Who Invented Pasta?
There is a great deal of debate about who invented pasta. Was it the Chinese, Italians, or Arabs? Well, reliable sources tell us it was the Chinese who are on record as having eaten pasta as early as 5,000 B.C. Marco Polo probably brought pasta back to Italy with him from China in the thirteenth century A.D.


What to look for when buying pasta?
Always make sure you buy pasta that is made from 100% durum wheat. We might be a bit biased, but we also suggest that you look for pasta made with Canadian Durum. Make sure the product has a nice translucent colour and does not have any air bubbles or dark specs.


How many types of pasta are there?
Did you know that there are more that 600 pasta shapes worldwide? Some of the more common types of pasta are described below:

capelini cannelloni
Pasta: Anelli
Origin: Rings
Pasta: Capellini D'Angelo
Origin: Angel Hair
Pasta: Capellini D'Angelo
Origin: Angel Hair
Pasta: Fettuccine
Origin:Small Ribbons

capelini cannelloni
Origin:Twisted Spaghetti
Pasta: Linquine
Origin: Small Tounges
Pasta: Rigatoni
Origin: Large Grooved
Pasta: Spaghettini
Origin: Narrow Spaghetti

Judging Pasta Quality
So you think you know your pasta? The experts tell us that there are 7 key criteria that you should use when evaluating pasta.

Good pasta can be recognized by its bright amber colour.

The better the pasta, the less it sticks together. If your pasta turns into a ball in the strainer, it is a potential sign of poor quality pasta.

Surface Texture
Quality pasta has a matte finish with a consistent look.

The Italians call this the "al dente" characteristic of good pasta. Pasta should have bounciness-it should have life when it is being eaten.

You can always tell good pasta by how much chewing it requires. The more you need to chew, the better the pasta.

Particle Separation
The better quality pasta will stay separated when it is being chewed. It should not clump together.

Quality pasta has a subtle nutty flavour to it.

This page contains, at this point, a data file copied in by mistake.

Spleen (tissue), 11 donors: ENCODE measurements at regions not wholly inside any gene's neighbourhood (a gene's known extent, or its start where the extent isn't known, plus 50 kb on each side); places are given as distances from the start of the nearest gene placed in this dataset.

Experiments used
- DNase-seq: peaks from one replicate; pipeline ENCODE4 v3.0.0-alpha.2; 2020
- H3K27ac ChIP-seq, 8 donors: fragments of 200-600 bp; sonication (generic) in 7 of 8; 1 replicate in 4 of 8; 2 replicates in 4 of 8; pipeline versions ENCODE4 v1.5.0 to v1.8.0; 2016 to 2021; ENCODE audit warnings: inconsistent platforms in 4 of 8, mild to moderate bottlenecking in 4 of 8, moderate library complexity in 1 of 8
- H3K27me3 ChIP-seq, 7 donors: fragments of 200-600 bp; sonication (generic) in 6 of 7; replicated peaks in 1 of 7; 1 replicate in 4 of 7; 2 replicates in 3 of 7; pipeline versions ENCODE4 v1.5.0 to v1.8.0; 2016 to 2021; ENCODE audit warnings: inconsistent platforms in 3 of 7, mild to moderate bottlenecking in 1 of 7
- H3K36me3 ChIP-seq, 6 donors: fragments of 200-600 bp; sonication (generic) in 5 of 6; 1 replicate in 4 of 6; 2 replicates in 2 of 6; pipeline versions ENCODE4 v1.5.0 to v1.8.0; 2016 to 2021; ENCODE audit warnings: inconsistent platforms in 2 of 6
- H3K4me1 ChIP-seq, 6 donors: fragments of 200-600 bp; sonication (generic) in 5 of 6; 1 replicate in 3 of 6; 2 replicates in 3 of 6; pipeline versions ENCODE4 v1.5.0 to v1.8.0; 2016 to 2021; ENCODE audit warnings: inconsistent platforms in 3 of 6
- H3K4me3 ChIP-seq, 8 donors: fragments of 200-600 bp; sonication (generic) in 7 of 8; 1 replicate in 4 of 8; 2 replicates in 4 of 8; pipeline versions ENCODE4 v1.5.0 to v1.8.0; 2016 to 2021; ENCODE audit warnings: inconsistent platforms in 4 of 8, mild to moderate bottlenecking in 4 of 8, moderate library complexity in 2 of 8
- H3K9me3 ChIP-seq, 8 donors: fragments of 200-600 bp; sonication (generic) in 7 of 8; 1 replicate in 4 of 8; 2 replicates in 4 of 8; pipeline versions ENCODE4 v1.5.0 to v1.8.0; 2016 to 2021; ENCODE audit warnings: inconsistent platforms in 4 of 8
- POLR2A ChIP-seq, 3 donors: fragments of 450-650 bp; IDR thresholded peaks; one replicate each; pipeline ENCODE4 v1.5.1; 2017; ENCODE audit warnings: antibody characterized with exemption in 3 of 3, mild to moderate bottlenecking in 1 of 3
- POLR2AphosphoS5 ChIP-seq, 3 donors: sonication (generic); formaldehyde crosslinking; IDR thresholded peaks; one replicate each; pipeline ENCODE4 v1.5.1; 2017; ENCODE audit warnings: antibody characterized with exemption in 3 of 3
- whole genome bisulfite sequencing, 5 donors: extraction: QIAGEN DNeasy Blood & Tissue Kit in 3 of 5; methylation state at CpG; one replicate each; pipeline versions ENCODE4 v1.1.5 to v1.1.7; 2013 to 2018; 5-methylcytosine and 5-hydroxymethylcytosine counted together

The quality of pasta can be judged as much by what you do not taste as by what you do.

How to Cook Pasta
It's an old saying, but if you can boil water you can cook pasta. Just so you get it right, we offer a few helpful hints to make simple cooking even easier.

Amount of Water
Use uncovered 1 litre (4 cups) of water for every 100 grams of pasta. Some pasta lovers prefer that a teaspoon of salt is added to the water before bringing it to a boil.

When to Add the Pasta
Once the water reaches a vigorous boil, add the pasta slowly. Cooking time starts from the time the water returns to a boil once again.

Cooking Time
The time it takes to cook depends upon the type of pasta. An Angel Hair pasta with small noodles typically takes less time than a thicker type of pasta such as Rigatoni. Be sure to check the package for specific cooking times.

Testing & Tasting
To test if the pasta is ready, you taste it. Many prefer it "al dente" while others like it more tender. Drain well and serve.

Saucing it Up!
The types of sauces that can be added to spice up your pasta experience is limited only by your imagination. While some people like their pasta with a bit of olive oil or butter, others like it with cream or tomato sauces. Of course, there is no limit to what you can add to pasta. Chicken, beef, sausages, fish, vegetables and many other favorite foods can make great pasta even better.